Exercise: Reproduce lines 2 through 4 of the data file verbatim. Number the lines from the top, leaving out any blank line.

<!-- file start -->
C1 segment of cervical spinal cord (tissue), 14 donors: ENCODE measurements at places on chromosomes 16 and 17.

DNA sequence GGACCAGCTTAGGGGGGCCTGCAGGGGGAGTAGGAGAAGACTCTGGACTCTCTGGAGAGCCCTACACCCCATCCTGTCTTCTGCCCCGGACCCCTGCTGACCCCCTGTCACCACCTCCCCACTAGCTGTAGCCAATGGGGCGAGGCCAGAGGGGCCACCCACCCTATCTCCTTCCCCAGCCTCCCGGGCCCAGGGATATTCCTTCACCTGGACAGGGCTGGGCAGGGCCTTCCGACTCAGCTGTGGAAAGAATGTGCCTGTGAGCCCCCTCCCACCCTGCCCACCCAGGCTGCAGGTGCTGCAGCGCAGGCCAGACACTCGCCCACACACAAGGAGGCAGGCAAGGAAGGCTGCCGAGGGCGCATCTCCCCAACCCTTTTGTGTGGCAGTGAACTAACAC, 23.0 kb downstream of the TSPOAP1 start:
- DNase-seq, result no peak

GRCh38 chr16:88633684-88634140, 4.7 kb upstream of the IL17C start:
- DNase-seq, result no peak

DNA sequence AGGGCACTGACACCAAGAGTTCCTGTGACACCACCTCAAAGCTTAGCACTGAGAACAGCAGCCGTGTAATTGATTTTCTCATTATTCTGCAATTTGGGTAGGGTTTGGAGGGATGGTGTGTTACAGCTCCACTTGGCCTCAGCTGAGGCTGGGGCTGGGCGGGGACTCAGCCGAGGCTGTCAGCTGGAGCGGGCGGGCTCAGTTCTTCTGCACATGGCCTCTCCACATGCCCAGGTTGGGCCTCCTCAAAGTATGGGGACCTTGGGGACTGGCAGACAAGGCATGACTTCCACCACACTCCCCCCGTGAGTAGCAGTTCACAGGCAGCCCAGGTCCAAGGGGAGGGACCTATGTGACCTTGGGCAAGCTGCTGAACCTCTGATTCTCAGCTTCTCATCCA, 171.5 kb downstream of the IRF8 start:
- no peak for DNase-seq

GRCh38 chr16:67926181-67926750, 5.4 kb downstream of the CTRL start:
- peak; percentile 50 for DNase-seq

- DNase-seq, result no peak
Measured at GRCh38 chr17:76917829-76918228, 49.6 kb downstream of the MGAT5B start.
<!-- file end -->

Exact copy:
DNA sequence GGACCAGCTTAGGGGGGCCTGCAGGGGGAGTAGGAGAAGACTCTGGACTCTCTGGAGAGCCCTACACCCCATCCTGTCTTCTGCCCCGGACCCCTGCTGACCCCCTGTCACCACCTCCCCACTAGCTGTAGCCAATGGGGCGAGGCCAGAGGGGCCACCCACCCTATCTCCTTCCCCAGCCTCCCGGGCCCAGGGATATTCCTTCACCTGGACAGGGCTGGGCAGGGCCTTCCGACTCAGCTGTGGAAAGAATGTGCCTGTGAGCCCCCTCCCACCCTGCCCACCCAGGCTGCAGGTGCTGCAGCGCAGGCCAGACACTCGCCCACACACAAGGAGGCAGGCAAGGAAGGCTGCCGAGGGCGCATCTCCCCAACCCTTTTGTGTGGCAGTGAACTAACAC, 23.0 kb downstream of the TSPOAP1 start:
- DNase-seq, result no peak

GRCh38 chr16:88633684-88634140, 4.7 kb upstream of the IL17C start: